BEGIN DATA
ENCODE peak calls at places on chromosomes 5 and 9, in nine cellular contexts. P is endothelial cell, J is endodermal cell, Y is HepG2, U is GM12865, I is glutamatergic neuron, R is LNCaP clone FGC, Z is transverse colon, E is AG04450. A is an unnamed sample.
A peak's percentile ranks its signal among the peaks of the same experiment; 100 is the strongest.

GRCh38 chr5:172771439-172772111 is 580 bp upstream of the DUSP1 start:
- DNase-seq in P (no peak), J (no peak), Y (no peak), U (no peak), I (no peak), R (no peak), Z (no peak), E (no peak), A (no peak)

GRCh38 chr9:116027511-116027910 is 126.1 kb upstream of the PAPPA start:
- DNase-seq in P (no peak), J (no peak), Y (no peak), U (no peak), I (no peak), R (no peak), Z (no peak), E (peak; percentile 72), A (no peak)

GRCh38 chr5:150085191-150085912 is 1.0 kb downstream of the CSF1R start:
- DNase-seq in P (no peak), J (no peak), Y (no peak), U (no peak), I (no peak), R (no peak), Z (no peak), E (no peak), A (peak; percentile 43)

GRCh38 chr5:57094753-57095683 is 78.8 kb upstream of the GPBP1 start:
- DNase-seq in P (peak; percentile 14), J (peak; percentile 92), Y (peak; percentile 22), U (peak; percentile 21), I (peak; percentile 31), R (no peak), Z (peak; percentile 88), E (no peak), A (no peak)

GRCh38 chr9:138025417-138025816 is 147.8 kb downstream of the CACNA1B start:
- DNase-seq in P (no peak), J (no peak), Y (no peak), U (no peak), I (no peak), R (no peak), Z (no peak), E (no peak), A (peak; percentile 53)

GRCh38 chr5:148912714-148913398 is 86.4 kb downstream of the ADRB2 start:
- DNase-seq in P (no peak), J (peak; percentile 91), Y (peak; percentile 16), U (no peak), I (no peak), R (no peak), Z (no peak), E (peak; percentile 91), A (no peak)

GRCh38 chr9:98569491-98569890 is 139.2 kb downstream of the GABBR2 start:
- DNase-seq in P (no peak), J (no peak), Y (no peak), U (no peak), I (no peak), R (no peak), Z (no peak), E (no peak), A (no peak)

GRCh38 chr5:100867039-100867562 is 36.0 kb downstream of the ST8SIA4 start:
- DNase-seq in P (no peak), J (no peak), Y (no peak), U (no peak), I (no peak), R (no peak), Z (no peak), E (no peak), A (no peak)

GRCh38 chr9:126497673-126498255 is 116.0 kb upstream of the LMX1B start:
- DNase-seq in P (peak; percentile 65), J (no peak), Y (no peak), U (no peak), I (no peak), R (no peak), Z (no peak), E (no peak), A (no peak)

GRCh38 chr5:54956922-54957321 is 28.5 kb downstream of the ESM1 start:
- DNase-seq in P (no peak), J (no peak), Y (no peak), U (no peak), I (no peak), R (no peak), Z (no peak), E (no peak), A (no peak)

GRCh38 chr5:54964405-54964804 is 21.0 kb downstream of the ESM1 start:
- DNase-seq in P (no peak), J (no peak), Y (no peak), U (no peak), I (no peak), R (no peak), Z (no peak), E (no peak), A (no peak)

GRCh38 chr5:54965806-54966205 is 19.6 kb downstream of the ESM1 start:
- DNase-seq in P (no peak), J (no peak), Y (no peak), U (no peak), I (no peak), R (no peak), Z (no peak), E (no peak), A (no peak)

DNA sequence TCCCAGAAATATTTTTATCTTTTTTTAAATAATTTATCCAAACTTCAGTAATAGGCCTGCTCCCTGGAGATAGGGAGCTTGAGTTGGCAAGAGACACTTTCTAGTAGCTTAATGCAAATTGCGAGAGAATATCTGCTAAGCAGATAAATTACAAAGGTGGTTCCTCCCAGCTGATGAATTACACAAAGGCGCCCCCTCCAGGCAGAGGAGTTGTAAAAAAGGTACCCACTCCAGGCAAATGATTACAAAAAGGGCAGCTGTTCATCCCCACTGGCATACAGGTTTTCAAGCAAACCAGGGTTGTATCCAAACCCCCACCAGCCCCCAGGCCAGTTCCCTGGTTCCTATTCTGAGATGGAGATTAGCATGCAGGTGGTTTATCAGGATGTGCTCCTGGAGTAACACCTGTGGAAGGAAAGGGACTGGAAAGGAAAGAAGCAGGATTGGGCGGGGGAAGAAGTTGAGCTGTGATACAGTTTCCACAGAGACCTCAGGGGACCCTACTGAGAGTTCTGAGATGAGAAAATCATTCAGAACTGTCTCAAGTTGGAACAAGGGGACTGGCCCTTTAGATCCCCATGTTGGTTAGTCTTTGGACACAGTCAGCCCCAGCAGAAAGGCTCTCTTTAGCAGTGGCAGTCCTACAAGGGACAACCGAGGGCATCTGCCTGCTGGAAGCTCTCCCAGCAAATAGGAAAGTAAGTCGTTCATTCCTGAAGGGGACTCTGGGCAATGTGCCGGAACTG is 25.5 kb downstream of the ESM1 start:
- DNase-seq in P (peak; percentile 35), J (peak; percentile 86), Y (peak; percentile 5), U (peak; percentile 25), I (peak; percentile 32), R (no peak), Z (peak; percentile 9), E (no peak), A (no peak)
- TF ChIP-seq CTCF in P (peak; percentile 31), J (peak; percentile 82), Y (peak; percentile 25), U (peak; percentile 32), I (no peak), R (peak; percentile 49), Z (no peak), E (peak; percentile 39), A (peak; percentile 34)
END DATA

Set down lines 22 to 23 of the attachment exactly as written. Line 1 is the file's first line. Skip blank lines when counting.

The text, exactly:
- DNase-seq in P (no peak), J (no peak), Y (no peak), U (no peak), I (no peak), R (no peak), Z (no peak), E (no peak), A (no peak)

GRCh38 chr5:54964405-54964804 is 21.0 kb downstream of the ESM1 start: